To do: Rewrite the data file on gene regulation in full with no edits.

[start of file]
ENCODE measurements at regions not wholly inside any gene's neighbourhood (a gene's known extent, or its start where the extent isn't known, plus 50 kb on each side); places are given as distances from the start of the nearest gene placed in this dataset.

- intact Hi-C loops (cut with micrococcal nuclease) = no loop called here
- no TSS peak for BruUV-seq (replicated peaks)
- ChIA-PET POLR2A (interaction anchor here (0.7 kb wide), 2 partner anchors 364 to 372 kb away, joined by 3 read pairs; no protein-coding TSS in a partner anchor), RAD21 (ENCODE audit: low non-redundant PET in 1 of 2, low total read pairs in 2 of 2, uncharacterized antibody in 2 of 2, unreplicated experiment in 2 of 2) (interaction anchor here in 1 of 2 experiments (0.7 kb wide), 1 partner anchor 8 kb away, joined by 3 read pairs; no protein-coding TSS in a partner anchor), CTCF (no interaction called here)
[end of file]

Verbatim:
ENCODE measurements at regions not wholly inside any gene's neighbourhood (a gene's known extent, or its start where the extent isn't known, plus 50 kb on each side); places are given as distances from the start of the nearest gene placed in this dataset.

- intact Hi-C loops (cut with micrococcal nuclease) = no loop called here
- no TSS peak for BruUV-seq (replicated peaks)
- ChIA-PET POLR2A (interaction anchor here (0.7 kb wide), 2 partner anchors 364 to 372 kb away, joined by 3 read pairs; no protein-coding TSS in a partner anchor), RAD21 (ENCODE audit: low non-redundant PET in 1 of 2, low total read pairs in 2 of 2, uncharacterized antibody in 2 of 2, unreplicated experiment in 2 of 2) (interaction anchor here in 1 of 2 experiments (0.7 kb wide), 1 partner anchor 8 kb away, joined by 3 read pairs; no protein-coding TSS in a partner anchor), CTCF (no interaction called here)